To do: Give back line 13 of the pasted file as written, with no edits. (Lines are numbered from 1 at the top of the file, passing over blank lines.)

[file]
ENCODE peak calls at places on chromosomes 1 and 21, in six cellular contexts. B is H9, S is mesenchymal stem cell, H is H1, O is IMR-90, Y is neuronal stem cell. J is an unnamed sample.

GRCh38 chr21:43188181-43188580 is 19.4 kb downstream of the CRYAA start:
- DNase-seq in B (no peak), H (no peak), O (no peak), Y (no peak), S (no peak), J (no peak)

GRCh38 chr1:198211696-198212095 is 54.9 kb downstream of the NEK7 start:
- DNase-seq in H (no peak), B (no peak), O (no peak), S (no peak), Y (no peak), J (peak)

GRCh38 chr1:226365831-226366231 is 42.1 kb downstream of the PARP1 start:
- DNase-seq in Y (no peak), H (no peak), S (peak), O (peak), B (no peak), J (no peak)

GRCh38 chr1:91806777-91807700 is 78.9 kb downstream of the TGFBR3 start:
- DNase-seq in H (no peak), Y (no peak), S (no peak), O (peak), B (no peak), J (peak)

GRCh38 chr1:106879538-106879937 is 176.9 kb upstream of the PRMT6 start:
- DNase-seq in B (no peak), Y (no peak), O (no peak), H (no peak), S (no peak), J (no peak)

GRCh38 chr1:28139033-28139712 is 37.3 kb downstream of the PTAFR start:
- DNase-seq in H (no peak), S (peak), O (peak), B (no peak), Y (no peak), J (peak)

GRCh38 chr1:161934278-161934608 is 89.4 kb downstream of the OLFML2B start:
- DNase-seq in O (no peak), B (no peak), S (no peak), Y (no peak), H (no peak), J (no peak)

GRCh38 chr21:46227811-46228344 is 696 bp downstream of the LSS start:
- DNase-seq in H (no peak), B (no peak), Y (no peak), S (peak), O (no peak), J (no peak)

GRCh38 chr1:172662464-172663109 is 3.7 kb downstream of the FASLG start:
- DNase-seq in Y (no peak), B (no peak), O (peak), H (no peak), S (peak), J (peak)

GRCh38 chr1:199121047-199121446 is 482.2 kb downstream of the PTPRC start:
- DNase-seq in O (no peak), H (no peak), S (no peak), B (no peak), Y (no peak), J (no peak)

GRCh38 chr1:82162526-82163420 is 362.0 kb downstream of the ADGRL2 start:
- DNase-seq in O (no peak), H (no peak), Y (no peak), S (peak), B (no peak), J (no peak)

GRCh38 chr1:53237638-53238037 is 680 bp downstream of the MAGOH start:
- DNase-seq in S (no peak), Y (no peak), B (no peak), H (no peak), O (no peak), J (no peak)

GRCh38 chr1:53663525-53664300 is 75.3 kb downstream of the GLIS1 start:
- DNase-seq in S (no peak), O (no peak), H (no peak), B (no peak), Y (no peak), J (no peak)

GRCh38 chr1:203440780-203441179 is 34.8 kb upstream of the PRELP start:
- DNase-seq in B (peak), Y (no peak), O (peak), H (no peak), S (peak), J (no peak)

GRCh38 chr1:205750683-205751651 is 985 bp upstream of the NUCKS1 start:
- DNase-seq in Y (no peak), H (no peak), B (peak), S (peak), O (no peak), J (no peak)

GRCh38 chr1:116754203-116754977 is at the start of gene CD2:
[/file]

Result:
- DNase-seq in H (no peak), S (peak), O (peak), B (no peak), Y (no peak), J (peak)